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Ep 6 – Talaash – Khandaan Podcast

Episode 6 of the Khandaan Podcast finds co-hosts Sujoy and Amrita missing Asim, who is off doing other things just as we’re handed an opportunity to discuss Talaash (2012), starring Asim’s fave (or so he says) Aamir Khan. However, to make up for the disappointment, we’re joined by our special guest star Beth from BethLovesBollywood!

Although we’d all seen this film upon its release, this was our first rewatch and there were a lot of things here to surprise us. None of us remembered Rajkumar Rao also starred in this film, Amrita was taken aback by how beautiful Rani Mukherjee looks (watch out for Sujoy listing a looong list of movies in which Rani looked amazing), and Beth agreed that Shahrukh Khan (who was also approached for the role played by Aamir) wouldn’t have worked nearly so well for very particular reasons. We disagreed a bit on Kareena Kapoor’s performance, discussed the male-female dynamics, and loved hard on the soundtrack. We also took a quick minute to appreciate director Reema Kagti’s work – of which you can see more in the Akshay Kumar starrer, Gold, to be released this year.

2012 was a really great year for Hindi cinema but rather hit-and-miss for the Khans with Jab Tak Hai Jaan, Dabangg 2, and Ek Tha Tiger joining Talaash at the cinema. Sujoy, Beth and Amrita all agree that Talaash was the clear frontrunner in that pack, and a movie for everyone, irrespective of their fan loyalties.

Note: The Khandaan podcast is an interactive experience! Please click below to vote for the next movie you think we should feature.

Our awesome theme song was created by mash up king Dj Shai Guy!

Follow him on Bombay Funkadelic Facebook page or twitter so you can attend his unforgettable Bollywood parties all around the UK as well as his awesome mash up mixes that are regularly featured on BBC Asia.

You can listen/stream/download the episode below.

Or you can subscribe to our iTunes page and never miss a show

We would love it if you can rate or write us a small review on iTunes! Just click here.

Ep 4- Deewana – Khandaan Podcast

Asim, Sujoy, and Amrita, co-hosts of the Khandaan podcast, wrap up their re-watch of the Khan-debuts with Deewana. This 1992 blockbuster is the movie we chose as Shahrukh Khan’s debut feature despite his earlier appearance as a supporting character in the artsy In Which Annie Gives It To Those Ones (1989) and his official debut as a lead in Hema Malini’s Dil Aashna Hai, which released later in 1992.

Shahrukh is an electrifying presence in this movie, waking up the audience from its Rishi Kapoor-induced stupor when he makes his appearance in the second half, riding a motorcycle through the streets of Bombay, singing “Koi na koi chahiye…” 1992 was a banner year for SRK – in the history of Hindi cinema, nobody has ever had a debut like him. Signed on to five films (Dil Aashna Hai, Deewana, Raju Ban Gaya Gentleman, Chamatkar, and Idiot) on the strength of his popular TV presence, SRK cartwheeled on to the scene with a brash energy and a willingness to upend everything in sight, immediately rendering everything and everyone before him slightly dated and old-fashioned. This is particularly evident in his scenes with Rishi Kapoor where the two of them appear to be acting in two different movies.

Asim, Sujoy and Amrita agree that Deewana is quite the worst film out of the three Khan debuts. If the second half of the movie features SRK laying the foundations of his obsessed creep/lover persona, the first half of the movie is interminable and stars Rishi Kapoor as a schlubby pop star who gets faux-murdered for his inheritance after successfully wooing the leading lady who looks young enough to be his child. Said lead is Divya Bharati, whose remarkable career in Hindi cinema spanned roughly 18 months during which time she starred in 14 films – an unbroken record to this date. Her tragic death under suspicious circumstances a year after the release of this movie is perhaps one of the only reasons to re-watch this film unless you’re a SRK completist.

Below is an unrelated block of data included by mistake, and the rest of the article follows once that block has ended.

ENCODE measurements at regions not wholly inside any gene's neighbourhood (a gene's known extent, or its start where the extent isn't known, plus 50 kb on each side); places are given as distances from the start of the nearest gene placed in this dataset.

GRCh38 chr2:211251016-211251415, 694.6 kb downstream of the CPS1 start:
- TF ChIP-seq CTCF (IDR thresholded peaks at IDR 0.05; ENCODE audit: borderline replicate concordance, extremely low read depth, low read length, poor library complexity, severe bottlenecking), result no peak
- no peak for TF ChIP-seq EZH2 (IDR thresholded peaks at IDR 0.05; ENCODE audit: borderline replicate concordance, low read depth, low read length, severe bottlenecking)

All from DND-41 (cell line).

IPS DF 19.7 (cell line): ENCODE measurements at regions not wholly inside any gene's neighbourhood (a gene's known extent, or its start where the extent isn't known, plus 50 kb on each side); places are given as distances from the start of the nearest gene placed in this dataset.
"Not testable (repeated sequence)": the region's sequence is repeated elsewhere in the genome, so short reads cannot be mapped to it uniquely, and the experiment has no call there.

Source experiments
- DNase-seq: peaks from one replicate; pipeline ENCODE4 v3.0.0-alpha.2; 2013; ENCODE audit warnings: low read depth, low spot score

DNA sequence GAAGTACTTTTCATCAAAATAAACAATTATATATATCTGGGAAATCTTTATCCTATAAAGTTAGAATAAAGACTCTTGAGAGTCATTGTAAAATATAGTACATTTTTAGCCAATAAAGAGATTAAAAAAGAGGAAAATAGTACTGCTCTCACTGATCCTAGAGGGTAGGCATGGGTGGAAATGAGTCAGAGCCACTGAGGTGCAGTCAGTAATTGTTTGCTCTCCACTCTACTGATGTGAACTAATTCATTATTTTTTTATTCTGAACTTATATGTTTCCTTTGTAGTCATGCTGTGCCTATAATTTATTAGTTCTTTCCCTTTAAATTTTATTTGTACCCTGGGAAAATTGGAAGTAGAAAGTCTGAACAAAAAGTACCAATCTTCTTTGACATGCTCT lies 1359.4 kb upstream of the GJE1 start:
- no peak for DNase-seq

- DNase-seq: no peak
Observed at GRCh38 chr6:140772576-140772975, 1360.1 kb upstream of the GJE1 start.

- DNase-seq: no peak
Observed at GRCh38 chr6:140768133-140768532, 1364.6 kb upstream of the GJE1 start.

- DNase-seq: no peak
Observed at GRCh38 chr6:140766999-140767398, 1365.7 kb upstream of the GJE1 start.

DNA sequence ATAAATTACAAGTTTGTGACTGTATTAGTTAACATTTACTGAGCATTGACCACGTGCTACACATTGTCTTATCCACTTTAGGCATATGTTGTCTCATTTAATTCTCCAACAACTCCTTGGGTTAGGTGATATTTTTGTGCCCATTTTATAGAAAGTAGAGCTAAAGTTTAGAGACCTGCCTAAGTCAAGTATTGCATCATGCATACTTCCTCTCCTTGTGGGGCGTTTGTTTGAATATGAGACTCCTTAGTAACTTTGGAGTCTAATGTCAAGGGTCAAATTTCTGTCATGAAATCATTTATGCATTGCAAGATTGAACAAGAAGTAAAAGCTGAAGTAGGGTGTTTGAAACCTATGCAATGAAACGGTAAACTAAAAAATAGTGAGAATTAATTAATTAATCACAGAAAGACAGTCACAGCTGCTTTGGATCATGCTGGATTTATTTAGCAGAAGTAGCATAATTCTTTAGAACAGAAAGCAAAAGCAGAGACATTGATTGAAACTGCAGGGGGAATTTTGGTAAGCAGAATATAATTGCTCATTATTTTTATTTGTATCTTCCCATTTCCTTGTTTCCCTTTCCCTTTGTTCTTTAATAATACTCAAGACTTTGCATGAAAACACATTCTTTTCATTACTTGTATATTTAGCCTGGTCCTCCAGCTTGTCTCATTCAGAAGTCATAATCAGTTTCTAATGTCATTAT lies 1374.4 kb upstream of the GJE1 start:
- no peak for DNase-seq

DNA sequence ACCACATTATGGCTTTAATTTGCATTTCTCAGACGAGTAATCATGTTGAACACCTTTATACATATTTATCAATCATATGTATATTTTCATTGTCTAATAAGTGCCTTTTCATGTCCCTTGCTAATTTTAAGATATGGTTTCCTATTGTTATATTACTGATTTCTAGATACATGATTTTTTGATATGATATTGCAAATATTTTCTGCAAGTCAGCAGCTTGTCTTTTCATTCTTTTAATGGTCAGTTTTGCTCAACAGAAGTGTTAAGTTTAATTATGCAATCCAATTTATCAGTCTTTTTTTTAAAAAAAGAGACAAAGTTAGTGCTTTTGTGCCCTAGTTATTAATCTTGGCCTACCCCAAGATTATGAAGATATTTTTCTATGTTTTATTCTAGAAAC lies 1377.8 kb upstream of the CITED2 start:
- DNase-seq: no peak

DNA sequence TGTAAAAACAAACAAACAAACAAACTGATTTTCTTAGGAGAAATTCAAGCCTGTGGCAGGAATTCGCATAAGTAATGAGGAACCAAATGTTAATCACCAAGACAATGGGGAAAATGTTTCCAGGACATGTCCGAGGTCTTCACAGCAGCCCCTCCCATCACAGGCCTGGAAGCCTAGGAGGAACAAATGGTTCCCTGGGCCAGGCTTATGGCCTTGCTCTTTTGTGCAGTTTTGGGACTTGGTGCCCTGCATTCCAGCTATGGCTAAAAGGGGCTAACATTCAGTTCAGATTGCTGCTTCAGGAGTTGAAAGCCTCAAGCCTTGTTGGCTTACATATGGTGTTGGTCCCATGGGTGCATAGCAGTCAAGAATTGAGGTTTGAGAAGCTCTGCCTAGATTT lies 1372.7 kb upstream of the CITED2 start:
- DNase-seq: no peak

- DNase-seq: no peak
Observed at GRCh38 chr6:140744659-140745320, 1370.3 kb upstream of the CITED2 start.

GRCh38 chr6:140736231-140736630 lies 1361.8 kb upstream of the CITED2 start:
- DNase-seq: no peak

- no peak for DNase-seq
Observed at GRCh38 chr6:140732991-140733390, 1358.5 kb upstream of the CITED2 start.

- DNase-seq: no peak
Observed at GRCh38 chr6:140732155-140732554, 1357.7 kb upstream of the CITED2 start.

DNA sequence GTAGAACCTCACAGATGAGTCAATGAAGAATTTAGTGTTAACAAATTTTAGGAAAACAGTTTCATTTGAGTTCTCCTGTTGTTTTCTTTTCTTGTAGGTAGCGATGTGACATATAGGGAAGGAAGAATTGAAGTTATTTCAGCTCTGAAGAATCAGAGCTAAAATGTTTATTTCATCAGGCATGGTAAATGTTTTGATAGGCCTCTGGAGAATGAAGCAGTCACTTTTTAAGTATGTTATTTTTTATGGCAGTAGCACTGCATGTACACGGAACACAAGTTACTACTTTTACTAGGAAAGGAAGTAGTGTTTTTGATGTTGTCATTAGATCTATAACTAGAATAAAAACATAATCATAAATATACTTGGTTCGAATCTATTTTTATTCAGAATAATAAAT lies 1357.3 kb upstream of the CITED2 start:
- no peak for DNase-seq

Deewana also has the weakest soundtrack of the three debuts but it scores highly on nostalgia. Sujoy was the only one with strong opinions – he’s a big fan of the Rishi Kapoor number, “Sochenge tumhe pyaar“.

Have a listen and let us know if you agree that when it comes to Bollywood, nothing matters but the Khandaan.

Note: The Khandaan podcast is an interactive experience! Please click below to vote for the movie you think we should feature in our first official episode.

Final Week to make a vote!

Deadline is 17th January!

Our awesome theme song was created by mash up king Dj Shai Guy!

Follow him on Bombay Funkadelic Facebook page or twitter so you can attend his unforgettable Bollywood parties all around the UK as well as his awesome mash up mixes that are regularly featured on BBC Asia.

You can listen/stream/download the episode below.

Or you can subscribe to our iTunes page and never miss a show

We would love it if you can rate or write us a small review on iTunes! Just click here.

 

Ep 217: Sherlock- The Final Problem and La La Land Review

The guys, joined by Sujoy aka @9e3k , get stuck into the season finale of the BBC’s Sherlock and there is much afoot!
Firstly a quick intro talking about Ben Affleck and his new film, Live by Night.  And then a battle between La La Land and all of Bollywood.

Sherlock, the final problem.  Upod travels down these roads:

– Are the writers taking the piss at the viewers’ expense?
– Why is Moriarty so prominent, after his death?
– Eurus…generally speaking, wtf?
– Concerns with believability

– A slight excursion sideways into Art Malik and his appearance in Mirzya, a recent Bollywood movie!

– And then the “The tasks of Sherlock”
– Horror themes throughout the episode
– The confusing, convoluted ending
– Where next for our intrepid detectives, Holmes & Watson